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British Columbia Vancouver, Toronto councillors urge cities to alter names of Trump towers

Toronto councillor Josh Matlow is asking the owners of the Trump-branded tower in his city to look at finding a way to remove the name.

Joe O'Connal/THE CANADIAN PRESS

When Vancouver developer Joo Kim Tiah worked out a deal to add the Trump name and brand to his new 63-storey hotel-condo tower on Georgia Street two years ago, it was a cause for celebration.

Today, not so much. Politicians, city advocates and many among the general public say U.S. Republican presidential front-runner Donald Trump has become so offensive that Canada's developers who aligned themselves with his brand should drop the name.

Vancouver Councillor Kerry Jang wrote to Mr. Tiah – CEO of the Holborn Group, which developed the tower – on Tuesday morning, urging him to get the Trump name off his not-quite-completed tower. The Trump company is supposed to manage the 147 rooms in the hotel. Mr. Jang's request came after a Monday speech by Mr. Trump calling for all Muslims to be banned from entering the United States.

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"When I heard what Donald Trump said yesterday, I was absolutely shocked and appalled," Mr. Jang said. "It's reprehensible."

He said he thinks it's important, symbolically, for Vancouver to reject the name and Mr. Trump's views. "We're not a city that stands for racism," he added.

The city doesn't have the power to unilaterally order any business to take a name off a building, although it can regulate the look, size and placement of elaborate signs.

Mr. Jang warned that the Trump tower could give Mr. Tiah a black eye, just as he is about to face public scrutiny next year with his proposed rezoning of the huge Little Mountain site in central Vancouver.

The councillor was joined in his call Tuesday by a former Vancouver chief planner who oversaw the Trump tower's city approvals.

"The message that [Mr. Trump] is saying doesn't match our value system," Brent Toderian said. "We shouldn't have his name on our second-most prominent tower in the city."

That same call is happening across the country.

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A Toronto councillor is also asking the owners of the Trump-branded tower in his city to look at finding a way to remove the name. Talon International owns the 68-storey Trump tower.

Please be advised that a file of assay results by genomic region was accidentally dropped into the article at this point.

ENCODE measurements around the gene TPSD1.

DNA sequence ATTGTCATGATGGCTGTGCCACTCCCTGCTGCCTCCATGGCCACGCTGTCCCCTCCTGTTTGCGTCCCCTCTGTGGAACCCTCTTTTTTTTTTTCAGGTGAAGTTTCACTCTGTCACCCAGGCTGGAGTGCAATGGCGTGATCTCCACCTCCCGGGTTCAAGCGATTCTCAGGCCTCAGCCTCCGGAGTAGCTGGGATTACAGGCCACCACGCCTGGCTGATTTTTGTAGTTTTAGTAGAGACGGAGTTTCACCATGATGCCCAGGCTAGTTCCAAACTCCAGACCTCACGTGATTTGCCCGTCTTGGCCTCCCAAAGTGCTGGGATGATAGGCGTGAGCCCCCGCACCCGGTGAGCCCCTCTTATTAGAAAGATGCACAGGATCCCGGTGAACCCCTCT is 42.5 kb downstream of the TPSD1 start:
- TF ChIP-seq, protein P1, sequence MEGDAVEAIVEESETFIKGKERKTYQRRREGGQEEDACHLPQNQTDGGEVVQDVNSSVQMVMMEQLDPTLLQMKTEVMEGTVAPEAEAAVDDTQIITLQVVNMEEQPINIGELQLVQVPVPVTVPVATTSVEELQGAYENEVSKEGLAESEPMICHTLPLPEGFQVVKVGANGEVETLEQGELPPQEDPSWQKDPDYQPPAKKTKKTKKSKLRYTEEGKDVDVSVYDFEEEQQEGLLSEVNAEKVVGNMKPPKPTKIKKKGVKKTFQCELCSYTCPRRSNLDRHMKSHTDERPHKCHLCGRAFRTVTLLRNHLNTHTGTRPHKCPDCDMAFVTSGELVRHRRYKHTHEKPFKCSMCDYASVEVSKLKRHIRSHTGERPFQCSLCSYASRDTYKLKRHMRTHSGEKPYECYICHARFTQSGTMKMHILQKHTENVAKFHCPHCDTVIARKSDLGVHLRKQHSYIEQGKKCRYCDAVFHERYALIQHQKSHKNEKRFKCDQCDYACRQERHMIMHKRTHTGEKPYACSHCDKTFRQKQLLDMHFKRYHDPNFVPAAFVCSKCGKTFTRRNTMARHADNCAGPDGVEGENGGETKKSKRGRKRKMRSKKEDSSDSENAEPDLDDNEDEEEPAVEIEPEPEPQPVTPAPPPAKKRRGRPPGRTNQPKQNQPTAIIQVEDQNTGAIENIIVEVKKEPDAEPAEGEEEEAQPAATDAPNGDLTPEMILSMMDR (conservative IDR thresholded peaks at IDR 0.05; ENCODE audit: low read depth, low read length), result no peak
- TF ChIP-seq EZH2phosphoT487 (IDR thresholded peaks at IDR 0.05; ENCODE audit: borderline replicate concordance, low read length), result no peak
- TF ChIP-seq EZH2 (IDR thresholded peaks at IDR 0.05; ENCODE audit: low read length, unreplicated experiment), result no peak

"I am writing a letter asking them to change the name," said Josh Matlow, the councillor for a north Toronto ward far from the location of the downtown tower.

Like Mr. Jang, he think it's important to send a strong signal that Canadians won't tolerate the messages Mr. Trump is delivering.

"All of us in our own way want to push back," said Mr. Matlow, who called Mr. Trump's recent comments about Muslims "the definition of fascism."

Mr. Matlow said he'd also like to see Mr. Trump pay a price for what he is saying, by hitting him in his real estate empire.

"He certainly seems to be the type of person who cares more about his fortune than others. I hope anyone around the world might reconsider their association with him and his brand."

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A public relations company acting for Talon International sent out a statement Tuesday saying its holdings have nothing to do with Mr. Trump.

"Trump International Hotel & Tower Toronto is owned by Talon International Development Inc., a privately held real estate development company based in Toronto, Canada," the statement said. "The Trump organization is the operator of the hotel, not the owner. Donald Trump's opinions as a private citizen in no way reflect the position of our company's views."

Mr. Tiah was on a flight to Asia all day and couldn't be reached for comment.

Not all councillors are joining the campaign to get the Trump name removed. Some say companies will likely make that decision themselves if the brand is damaged enough.

"Holborn thought they were getting gold and it's turned to lead," Vancouver Councillor Geoff Meggs said. "I think it's a real problem for them. The last time I heard, high-end five-star hotels cater to international travellers, including people from the Middle East."

Councillor George Affleck said he didn't think it was the city's place to tell a business owner what to do, although he agreed that Mr. Trump is becoming "a marketing challenge the hotel will have."

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The Canadian councillors' remarks follow a statement from several American mayors, saying they would "ban" Mr. Trump or that they'd like to.

The mayor of St. Petersburg, Fla., Rick Kriseman, tweeted Monday that "I am hereby barring Donald Trump from entering St. Petersburg until we fully understand the dangerous threat posed by all Trumps."

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